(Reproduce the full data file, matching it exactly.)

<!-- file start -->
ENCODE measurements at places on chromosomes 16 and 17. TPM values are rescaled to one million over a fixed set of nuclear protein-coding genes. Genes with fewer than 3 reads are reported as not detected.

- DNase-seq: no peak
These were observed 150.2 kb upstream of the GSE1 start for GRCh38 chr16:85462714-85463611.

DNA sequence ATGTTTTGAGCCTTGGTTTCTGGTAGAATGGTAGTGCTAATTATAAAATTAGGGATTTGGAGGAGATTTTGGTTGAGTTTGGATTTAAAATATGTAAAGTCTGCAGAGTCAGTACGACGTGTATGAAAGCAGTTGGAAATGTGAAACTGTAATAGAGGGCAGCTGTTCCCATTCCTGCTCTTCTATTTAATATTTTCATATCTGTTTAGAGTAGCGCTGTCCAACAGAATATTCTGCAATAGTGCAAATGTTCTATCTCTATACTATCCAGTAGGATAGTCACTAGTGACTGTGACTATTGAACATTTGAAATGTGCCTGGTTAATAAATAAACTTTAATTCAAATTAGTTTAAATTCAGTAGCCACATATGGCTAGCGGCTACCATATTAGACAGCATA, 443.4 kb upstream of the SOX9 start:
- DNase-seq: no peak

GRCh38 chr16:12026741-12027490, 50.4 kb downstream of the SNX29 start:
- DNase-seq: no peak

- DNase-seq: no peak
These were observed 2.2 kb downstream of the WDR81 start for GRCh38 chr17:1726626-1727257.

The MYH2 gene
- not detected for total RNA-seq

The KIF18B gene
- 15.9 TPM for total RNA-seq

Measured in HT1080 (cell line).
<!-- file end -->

ENCODE measurements at places on chromosomes 16 and 17. TPM values are rescaled to one million over a fixed set of nuclear protein-coding genes. Genes with fewer than 3 reads are reported as not detected.

- DNase-seq: no peak
These were observed 150.2 kb upstream of the GSE1 start for GRCh38 chr16:85462714-85463611.

DNA sequence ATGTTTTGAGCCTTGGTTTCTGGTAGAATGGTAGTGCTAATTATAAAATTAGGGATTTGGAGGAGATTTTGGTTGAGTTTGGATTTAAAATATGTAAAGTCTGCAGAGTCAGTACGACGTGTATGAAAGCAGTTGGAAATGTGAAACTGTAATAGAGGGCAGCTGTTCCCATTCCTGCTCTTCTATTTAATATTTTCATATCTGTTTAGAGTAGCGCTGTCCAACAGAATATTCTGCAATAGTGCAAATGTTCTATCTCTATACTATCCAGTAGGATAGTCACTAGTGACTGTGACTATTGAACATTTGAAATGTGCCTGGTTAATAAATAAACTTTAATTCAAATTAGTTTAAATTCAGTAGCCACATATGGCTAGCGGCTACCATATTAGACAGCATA, 443.4 kb upstream of the SOX9 start:
- DNase-seq: no peak

GRCh38 chr16:12026741-12027490, 50.4 kb downstream of the SNX29 start:
- DNase-seq: no peak

- DNase-seq: no peak
These were observed 2.2 kb downstream of the WDR81 start for GRCh38 chr17:1726626-1727257.

The MYH2 gene
- not detected for total RNA-seq

The KIF18B gene
- 15.9 TPM for total RNA-seq

Measured in HT1080 (cell line).